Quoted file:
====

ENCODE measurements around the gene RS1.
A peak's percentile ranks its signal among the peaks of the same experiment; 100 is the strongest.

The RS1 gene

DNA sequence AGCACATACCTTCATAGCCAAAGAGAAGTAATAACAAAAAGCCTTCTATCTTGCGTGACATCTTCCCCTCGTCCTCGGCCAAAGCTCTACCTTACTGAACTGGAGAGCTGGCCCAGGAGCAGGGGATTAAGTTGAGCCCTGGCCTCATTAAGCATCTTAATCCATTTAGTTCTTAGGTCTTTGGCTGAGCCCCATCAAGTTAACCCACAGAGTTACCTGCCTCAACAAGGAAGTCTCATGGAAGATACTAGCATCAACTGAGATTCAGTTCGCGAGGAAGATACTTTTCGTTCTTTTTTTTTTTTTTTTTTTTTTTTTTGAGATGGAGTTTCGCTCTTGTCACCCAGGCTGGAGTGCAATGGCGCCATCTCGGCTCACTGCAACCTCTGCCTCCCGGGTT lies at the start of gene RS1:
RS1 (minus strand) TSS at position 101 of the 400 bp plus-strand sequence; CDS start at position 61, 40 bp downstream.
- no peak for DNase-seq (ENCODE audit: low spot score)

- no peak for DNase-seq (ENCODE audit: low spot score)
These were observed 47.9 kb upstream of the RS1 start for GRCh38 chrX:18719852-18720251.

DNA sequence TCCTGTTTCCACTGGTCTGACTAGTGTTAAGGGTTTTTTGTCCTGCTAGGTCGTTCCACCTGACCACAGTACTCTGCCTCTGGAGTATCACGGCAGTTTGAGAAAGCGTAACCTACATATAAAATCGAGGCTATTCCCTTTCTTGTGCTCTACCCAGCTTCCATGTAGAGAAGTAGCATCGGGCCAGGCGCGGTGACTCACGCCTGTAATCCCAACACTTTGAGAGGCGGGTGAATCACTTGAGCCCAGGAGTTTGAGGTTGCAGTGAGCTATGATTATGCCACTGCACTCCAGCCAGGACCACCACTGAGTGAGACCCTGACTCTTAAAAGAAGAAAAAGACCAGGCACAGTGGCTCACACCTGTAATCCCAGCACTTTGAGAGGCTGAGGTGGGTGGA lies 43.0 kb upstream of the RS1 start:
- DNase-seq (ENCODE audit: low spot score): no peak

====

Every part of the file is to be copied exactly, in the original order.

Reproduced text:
ENCODE measurements around the gene RS1.
A peak's percentile ranks its signal among the peaks of the same experiment; 100 is the strongest.

The RS1 gene

DNA sequence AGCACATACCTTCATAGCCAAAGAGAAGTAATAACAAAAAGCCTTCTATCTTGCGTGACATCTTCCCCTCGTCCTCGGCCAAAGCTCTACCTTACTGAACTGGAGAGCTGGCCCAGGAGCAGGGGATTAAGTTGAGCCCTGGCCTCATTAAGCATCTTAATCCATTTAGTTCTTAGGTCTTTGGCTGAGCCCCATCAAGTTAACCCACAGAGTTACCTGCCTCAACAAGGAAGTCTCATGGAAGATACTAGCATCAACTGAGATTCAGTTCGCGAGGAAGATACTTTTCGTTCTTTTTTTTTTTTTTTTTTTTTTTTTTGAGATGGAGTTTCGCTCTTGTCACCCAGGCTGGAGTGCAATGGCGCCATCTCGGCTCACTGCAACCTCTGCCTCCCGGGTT lies at the start of gene RS1:
RS1 (minus strand) TSS at position 101 of the 400 bp plus-strand sequence; CDS start at position 61, 40 bp downstream.
- no peak for DNase-seq (ENCODE audit: low spot score)

- no peak for DNase-seq (ENCODE audit: low spot score)
These were observed 47.9 kb upstream of the RS1 start for GRCh38 chrX:18719852-18720251.

DNA sequence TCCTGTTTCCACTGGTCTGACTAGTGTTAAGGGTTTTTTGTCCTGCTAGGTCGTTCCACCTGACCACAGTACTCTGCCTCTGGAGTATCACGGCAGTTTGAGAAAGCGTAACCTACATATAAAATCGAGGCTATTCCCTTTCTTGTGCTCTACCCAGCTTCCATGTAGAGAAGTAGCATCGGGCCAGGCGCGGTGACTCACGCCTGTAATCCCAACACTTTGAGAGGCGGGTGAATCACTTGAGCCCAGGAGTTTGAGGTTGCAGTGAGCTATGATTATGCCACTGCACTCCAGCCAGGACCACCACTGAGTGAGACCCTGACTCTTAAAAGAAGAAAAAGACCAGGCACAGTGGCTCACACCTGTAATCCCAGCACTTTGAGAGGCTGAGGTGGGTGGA lies 43.0 kb upstream of the RS1 start:
- DNase-seq (ENCODE audit: low spot score): no peak